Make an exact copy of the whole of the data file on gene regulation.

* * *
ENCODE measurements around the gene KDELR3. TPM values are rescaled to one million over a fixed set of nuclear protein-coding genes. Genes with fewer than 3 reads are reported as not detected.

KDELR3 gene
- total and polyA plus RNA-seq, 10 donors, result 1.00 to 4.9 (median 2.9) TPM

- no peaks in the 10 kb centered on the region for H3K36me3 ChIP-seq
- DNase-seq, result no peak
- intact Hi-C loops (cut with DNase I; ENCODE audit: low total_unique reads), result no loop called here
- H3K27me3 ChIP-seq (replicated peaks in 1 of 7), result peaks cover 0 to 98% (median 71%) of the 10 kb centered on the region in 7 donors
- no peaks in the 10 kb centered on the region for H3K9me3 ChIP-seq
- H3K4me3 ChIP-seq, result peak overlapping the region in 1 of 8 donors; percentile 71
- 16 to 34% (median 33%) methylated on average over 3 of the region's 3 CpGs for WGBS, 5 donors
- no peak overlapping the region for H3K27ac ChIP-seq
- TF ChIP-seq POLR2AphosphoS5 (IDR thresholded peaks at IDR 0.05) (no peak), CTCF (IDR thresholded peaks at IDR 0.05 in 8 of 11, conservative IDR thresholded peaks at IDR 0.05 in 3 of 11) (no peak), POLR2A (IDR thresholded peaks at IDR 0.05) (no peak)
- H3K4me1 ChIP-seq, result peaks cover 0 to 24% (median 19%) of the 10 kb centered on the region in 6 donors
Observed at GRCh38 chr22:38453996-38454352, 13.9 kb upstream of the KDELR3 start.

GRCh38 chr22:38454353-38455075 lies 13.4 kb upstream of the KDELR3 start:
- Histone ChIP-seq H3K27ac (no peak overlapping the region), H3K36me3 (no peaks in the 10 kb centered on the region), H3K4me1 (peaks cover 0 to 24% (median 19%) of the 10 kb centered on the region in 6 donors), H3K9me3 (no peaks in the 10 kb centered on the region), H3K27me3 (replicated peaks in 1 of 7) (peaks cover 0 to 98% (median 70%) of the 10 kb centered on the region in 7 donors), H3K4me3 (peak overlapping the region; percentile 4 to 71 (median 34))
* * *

ENCODE measurements around the gene KDELR3. TPM values are rescaled to one million over a fixed set of nuclear protein-coding genes. Genes with fewer than 3 reads are reported as not detected.

KDELR3 gene
- total and polyA plus RNA-seq, 10 donors, result 1.00 to 4.9 (median 2.9) TPM

- no peaks in the 10 kb centered on the region for H3K36me3 ChIP-seq
- DNase-seq, result no peak
- intact Hi-C loops (cut with DNase I; ENCODE audit: low total_unique reads), result no loop called here
- H3K27me3 ChIP-seq (replicated peaks in 1 of 7), result peaks cover 0 to 98% (median 71%) of the 10 kb centered on the region in 7 donors
- no peaks in the 10 kb centered on the region for H3K9me3 ChIP-seq
- H3K4me3 ChIP-seq, result peak overlapping the region in 1 of 8 donors; percentile 71
- 16 to 34% (median 33%) methylated on average over 3 of the region's 3 CpGs for WGBS, 5 donors
- no peak overlapping the region for H3K27ac ChIP-seq
- TF ChIP-seq POLR2AphosphoS5 (IDR thresholded peaks at IDR 0.05) (no peak), CTCF (IDR thresholded peaks at IDR 0.05 in 8 of 11, conservative IDR thresholded peaks at IDR 0.05 in 3 of 11) (no peak), POLR2A (IDR thresholded peaks at IDR 0.05) (no peak)
- H3K4me1 ChIP-seq, result peaks cover 0 to 24% (median 19%) of the 10 kb centered on the region in 6 donors
Observed at GRCh38 chr22:38453996-38454352, 13.9 kb upstream of the KDELR3 start.

GRCh38 chr22:38454353-38455075 lies 13.4 kb upstream of the KDELR3 start:
- Histone ChIP-seq H3K27ac (no peak overlapping the region), H3K36me3 (no peaks in the 10 kb centered on the region), H3K4me1 (peaks cover 0 to 24% (median 19%) of the 10 kb centered on the region in 6 donors), H3K9me3 (no peaks in the 10 kb centered on the region), H3K27me3 (replicated peaks in 1 of 7) (peaks cover 0 to 98% (median 70%) of the 10 kb centered on the region in 7 donors), H3K4me3 (peak overlapping the region; percentile 4 to 71 (median 34))